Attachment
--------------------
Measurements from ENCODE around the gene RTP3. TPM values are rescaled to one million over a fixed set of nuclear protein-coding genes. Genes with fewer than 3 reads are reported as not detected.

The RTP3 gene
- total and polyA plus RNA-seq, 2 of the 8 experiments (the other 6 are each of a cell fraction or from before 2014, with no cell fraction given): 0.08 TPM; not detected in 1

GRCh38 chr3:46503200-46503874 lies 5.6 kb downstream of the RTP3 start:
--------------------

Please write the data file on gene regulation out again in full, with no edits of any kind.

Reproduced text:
Measurements from ENCODE around the gene RTP3. TPM values are rescaled to one million over a fixed set of nuclear protein-coding genes. Genes with fewer than 3 reads are reported as not detected.

The RTP3 gene
- total and polyA plus RNA-seq, 2 of the 8 experiments (the other 6 are each of a cell fraction or from before 2014, with no cell fraction given): 0.08 TPM; not detected in 1

GRCh38 chr3:46503200-46503874 lies 5.6 kb downstream of the RTP3 start: